But like The Terminator, he’d be back, surprisingly with one of the most meddlesome owners in the league, Jerry Jones. He then turned around another ailing franchise, although not with quite the dramatic impact he had in his previous stints. But he did put the Cowboys on the right track after a four year tenure there.
Parcells’s final act was as the head of football operations for the Miami Dolphins where he tried to piece back the organization through hiring the right coaches and the draft. He didn’t have quite the success with the Dolphin’s as he did at other stops but they were certainly in a better place when he left than when he came. The wheels came off shortly thereafter.
Next I want to turn to a few of the major themes of the book that interest me the most.
Does Bill Parcells deserve to be in the National Football League Hall of Fame?
There were several detractors to Parcells Hall of Fame candidacy. The reasons included his less than spectacular overall record of 172-130-1. His job hopping didn’t help his candidacy as some wanted to make sure if elected he didn’t go back into coaching and possibly harm is legacy. He didn’t stay with any one team long enough, except maybe the Giants, to truly establish a dominant legacy with any one team. The most ridiculous argument is that Bill Belichick was with him during his most successful years.
Bill Parcells without a doubt belongs in the Hall of Fame. You can’t even think about the history of the NFL from 1983 to today without Bill Parcells’s being a major part of the story. He won two Super Bowls. And he turned around the fates of four franchises.
He also left an extensive coaching tree include Belichick, Tom Coughlin, and Sean Payton, all Super Bowl winners and many others who have been coaches in the professional and college ranks.
Relationship with Bill Belichick
Bill Belichick was the contractual heir to the New York Jets head coaching job when Bill Parcells stepped down in 1999. But in one of the most bizarre resignation speeches ever, Belichick jilted Parcells and the Jets to take the head coaching job with, of all teams, the New England Patriots. This lead to falling out over what heretofore had seemed to be an extremely strong bond as Parcells brought Belichick along with him everywhere he went and they had great success together. Parcells take on it was “a deal is a deal.”
Here I think Parcells is being a bit disingenuous and inconsistent. First, the way he left New England was a bit classes and he two broke his contractual obligations which lead to a brokering of a deal giving New England several of the Jets draft choices. Second, Parcells himself said that a change in ownership is a good reason for a head coach to be concerned and leave a job and the Jets had just been sold to a new owner.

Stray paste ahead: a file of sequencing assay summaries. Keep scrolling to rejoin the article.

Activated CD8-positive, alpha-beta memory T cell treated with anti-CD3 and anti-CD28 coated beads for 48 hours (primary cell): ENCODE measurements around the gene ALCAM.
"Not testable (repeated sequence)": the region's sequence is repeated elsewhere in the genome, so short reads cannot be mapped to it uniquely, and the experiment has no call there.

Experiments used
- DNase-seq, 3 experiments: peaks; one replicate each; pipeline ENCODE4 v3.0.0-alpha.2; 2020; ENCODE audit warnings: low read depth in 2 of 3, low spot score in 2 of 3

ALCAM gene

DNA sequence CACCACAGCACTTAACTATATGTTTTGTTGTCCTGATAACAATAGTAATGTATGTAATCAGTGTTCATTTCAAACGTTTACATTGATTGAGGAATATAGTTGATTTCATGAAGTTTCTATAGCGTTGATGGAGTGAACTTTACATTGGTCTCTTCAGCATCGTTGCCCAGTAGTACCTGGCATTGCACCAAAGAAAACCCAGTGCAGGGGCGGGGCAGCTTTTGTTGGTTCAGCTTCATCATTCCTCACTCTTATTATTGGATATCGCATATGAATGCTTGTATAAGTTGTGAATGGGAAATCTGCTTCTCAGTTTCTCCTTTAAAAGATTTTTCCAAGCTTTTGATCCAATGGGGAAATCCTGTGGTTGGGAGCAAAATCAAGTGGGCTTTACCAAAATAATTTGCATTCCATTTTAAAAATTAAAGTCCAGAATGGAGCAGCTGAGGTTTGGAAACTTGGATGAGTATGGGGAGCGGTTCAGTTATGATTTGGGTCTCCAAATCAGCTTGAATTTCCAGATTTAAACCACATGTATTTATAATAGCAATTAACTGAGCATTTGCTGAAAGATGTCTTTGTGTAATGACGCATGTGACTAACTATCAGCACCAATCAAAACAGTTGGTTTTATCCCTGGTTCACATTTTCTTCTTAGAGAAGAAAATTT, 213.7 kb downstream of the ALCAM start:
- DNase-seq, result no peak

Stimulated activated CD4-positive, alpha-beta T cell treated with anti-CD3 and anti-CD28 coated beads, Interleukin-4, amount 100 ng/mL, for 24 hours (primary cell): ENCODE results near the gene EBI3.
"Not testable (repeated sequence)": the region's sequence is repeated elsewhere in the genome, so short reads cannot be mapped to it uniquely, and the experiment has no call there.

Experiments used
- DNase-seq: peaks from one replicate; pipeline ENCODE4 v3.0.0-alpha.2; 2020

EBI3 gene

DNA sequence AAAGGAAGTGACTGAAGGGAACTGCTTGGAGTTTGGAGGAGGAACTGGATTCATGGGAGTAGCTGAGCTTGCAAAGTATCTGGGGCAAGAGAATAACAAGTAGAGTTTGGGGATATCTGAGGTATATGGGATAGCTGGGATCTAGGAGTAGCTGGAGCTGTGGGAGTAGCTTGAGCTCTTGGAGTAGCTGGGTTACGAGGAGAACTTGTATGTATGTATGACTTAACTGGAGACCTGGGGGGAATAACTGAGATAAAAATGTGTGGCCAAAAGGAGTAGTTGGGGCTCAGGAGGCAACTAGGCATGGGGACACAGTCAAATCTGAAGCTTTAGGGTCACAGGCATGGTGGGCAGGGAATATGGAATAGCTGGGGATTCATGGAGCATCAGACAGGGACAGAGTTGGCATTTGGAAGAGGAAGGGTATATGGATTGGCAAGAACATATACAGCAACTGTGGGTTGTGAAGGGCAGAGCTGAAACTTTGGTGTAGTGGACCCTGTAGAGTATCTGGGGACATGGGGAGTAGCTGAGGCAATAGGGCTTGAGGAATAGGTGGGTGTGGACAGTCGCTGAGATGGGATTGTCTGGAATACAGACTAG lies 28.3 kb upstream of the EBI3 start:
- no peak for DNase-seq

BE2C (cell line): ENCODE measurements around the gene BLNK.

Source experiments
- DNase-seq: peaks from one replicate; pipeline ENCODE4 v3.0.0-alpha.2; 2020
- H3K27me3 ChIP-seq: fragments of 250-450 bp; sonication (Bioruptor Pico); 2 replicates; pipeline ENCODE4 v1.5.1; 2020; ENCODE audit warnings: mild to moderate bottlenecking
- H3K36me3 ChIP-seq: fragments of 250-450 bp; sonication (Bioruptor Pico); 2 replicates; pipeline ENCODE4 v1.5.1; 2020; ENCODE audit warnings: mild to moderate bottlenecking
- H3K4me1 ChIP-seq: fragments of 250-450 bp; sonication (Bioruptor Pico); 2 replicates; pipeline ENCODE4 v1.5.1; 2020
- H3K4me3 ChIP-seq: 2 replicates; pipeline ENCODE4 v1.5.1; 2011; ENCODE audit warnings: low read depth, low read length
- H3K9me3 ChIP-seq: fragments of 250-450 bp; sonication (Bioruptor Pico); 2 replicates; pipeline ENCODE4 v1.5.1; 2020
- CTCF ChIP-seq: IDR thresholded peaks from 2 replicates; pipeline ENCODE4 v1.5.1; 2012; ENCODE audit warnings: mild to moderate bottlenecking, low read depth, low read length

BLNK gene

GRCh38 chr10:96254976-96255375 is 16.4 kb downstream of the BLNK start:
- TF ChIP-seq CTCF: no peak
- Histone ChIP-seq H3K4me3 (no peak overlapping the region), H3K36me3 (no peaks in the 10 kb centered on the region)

I suspect, although this has never been stated, that Belichick also wanted to be his own man and since Parcells was set to be head of football operations and still his boss, and he didn’t want Big Bill constantly looking over his shoulder at his coaching decisions and being meddlesome.
I think Parcells feelings were just hurt. It was good to see that they have mended their fences since then.
Bill Parcells and Robert Kraft
Another difficult relationship that has since seemed to be repaired is the bad relationship Kraft had with Parcells when he took over the ownership of the New England Patriots. Parcells’s famous line “if they want you to cook the dinner, they ought to let you buy some of the groceries” is a classic. Of course a coach wants a strong say over the draft and other roster acquisitions and Kraft not handing more of the personnel responsibilities over to Parcells was a mistake. Parcells, on the other hand, did not communicate well with Kraft and presumably left in him in the dark and even had intermediaries speaking on his behalf. This is not a healthy way to run a football team. Both made mistakes. This is another relationship I am happy to see, if not fully patched up, at least each acknowledging mistakes were made and both regretting how the parting of Parcells from the team came about.
The one quibble I have with this book is the prose is not always as clear as it could be and sometimes I had to read something twice because of it. It was also written in the third person, which was a bit odd, but I eventually got used to it. Parcells voice is loud and clear in the book, nevertheless.
Overall I would heartily recommend the book to any NFL fan as it tells the “Football Life” of one of the most interesting and important coaches in the history of the game.